I was ticketed. I was not using the cellphone. I was simply holding it like I would a cup of coffee or stress ball and my attention and driving was not distracted at all. I drive with one hand all the time and there is no law against that. I plan to fight this.....can you help with any comments.

cell lookup said...

We need to seriously push this more here in the states. Its getting out of hand. I'm glad that Oprah is being a badger about it. Its getting ridiculous.

Anonymous said...

To whom it may concern:

Hand held devices are unsafe? Here are the facts.

“Too many people are driving with the false sense of security that hands-free devices are somehow safer, which could be a deadly mistake,” said AAA Foundation President and CEO Peter Kissinger. “Evidence shows that using a hands-free phone while driving impairs your reaction time to critical events and increases your crash risk about the same as if you were using a hand-held phone.

Hands-free cell phones are no safer than hands-on cell phones
Paul Atchley, assistant professor of psychology. University of Kansas

Using a cell phone use while driving, whether it’s hand-held or hands-free, delays a driver's reactions as much as having a blood alcohol concentration at the legal limit of .08 percent. University of Utah

An ample majority of the studies conclude that hands-free phoning has no significant advantage
compared to hand-held phoning. The most negative characteristic of mobile phones equally applies for hands-free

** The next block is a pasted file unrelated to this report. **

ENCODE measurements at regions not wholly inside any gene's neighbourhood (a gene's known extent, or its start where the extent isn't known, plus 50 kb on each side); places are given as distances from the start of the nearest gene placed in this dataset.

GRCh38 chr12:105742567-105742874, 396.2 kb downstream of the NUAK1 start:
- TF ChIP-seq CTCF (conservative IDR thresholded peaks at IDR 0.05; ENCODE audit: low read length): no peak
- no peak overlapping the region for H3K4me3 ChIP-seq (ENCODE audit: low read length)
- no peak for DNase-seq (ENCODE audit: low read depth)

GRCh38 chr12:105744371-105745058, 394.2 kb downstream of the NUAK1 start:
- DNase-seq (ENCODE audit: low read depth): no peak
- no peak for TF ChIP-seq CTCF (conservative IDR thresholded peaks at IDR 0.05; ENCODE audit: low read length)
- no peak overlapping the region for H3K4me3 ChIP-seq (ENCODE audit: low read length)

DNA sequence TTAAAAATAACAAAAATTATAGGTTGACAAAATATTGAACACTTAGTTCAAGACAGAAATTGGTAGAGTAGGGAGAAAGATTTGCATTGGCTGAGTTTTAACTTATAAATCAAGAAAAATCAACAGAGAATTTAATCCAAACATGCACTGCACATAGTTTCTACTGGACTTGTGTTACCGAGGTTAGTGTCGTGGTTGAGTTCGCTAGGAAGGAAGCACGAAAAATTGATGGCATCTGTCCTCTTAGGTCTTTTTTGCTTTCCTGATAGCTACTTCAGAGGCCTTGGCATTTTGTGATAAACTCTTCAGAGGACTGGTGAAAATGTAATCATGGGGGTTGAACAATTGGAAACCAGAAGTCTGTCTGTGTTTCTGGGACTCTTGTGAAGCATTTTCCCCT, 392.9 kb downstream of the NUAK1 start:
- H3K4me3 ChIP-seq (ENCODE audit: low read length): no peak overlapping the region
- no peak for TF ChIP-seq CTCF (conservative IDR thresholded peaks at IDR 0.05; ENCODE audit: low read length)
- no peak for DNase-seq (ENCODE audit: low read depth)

phoning: shifting the focus of attention from the driving task to the conversation. The negative effects
on the driving task, such as the increased reaction time, are the same for hand-held and hands-free
phoning (Caird et al., 2008) and the crash rate is also similar (McEvoy et al., 2005)

Both hand-held and hands-free cell phone conversations impaired driving-
there were no significant differences in the impairments caused by these two modes of cellular
communication David L. Strayer, Frank A. Drews, and Dennis J. Crouch
Department of Psychology , University of Utah

Hands-free phones are not risk-free. The hands-free feature is simply a convenience: It does not
increase safety. Studies show that hands-free cellular phones distract drivers the same as hand-held phones. Why?
Because it is the conversation that distracts the driver — not the device. C.A.T. AMERICA USDOT 247969

Test subjects using cell phones -- hand-held or hands-free -- had slower reaction times than they did when not using the devices .Using either kind of cell phone missed twice as many signals as they did when not using the phones...

Hands-free mobile devices do not improve road safety, A transport watchdog found that they are just as dangerous as holding a phone while at the wheel. The report by the U.S. Governors Highway Safety Association was based on analysis of more than 350 scientific papers on ‘distracted’ driving.

Drivers who use hands-free phones tend to talk longer and more frequently while driving because it is less cumbersome. With official bans encouraging drivers to switch exclusively to hands-free devices, the end result could be an overall increase in total cellphone use by drivers. In this way, hand-held cellphone laws might actually be making our roads more dangerous.

Just google ‘ cell phone distraction’ you will have plenty more data to pick from.
The law your officers are enforcing is arbitrary, blinkered, and ultimately dangerous. It gives the impression that hands free devices are safe- they’re not and its been documented world wide.
I’d like your thoughts on this.

Peter Geitner

Anonymous said...

Does anyone know how can I get information on how to report people texting and/or talking on their mobile while driving? I still see people doing that while I ride the bus to go to work and back home. If anyone knows who I can report in Ontario, please let me know. I'll checking here. Thanks